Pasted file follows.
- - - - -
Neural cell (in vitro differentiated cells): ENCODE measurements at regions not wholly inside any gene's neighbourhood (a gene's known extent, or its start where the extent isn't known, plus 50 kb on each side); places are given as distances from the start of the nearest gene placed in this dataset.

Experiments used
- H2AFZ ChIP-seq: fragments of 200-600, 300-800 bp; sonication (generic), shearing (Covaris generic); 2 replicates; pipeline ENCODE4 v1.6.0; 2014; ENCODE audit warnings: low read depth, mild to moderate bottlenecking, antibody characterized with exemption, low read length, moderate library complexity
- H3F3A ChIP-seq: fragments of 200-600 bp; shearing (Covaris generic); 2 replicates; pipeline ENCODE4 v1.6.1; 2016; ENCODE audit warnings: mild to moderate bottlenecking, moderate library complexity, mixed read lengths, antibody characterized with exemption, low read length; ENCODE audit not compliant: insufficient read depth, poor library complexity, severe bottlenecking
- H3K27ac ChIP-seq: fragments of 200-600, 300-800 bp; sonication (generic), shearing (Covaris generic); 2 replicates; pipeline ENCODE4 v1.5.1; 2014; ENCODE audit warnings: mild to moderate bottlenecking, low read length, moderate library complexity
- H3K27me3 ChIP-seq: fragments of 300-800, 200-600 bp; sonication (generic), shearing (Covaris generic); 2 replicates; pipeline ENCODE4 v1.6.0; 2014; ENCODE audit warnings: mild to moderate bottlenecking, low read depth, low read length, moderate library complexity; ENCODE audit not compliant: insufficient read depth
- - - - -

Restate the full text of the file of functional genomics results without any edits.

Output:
Neural cell (in vitro differentiated cells): ENCODE measurements at regions not wholly inside any gene's neighbourhood (a gene's known extent, or its start where the extent isn't known, plus 50 kb on each side); places are given as distances from the start of the nearest gene placed in this dataset.

Experiments used
- H2AFZ ChIP-seq: fragments of 200-600, 300-800 bp; sonication (generic), shearing (Covaris generic); 2 replicates; pipeline ENCODE4 v1.6.0; 2014; ENCODE audit warnings: low read depth, mild to moderate bottlenecking, antibody characterized with exemption, low read length, moderate library complexity
- H3F3A ChIP-seq: fragments of 200-600 bp; shearing (Covaris generic); 2 replicates; pipeline ENCODE4 v1.6.1; 2016; ENCODE audit warnings: mild to moderate bottlenecking, moderate library complexity, mixed read lengths, antibody characterized with exemption, low read length; ENCODE audit not compliant: insufficient read depth, poor library complexity, severe bottlenecking
- H3K27ac ChIP-seq: fragments of 200-600, 300-800 bp; sonication (generic), shearing (Covaris generic); 2 replicates; pipeline ENCODE4 v1.5.1; 2014; ENCODE audit warnings: mild to moderate bottlenecking, low read length, moderate library complexity
- H3K27me3 ChIP-seq: fragments of 300-800, 200-600 bp; sonication (generic), shearing (Covaris generic); 2 replicates; pipeline ENCODE4 v1.6.0; 2014; ENCODE audit warnings: mild to moderate bottlenecking, low read depth, low read length, moderate library complexity; ENCODE audit not compliant: insufficient read depth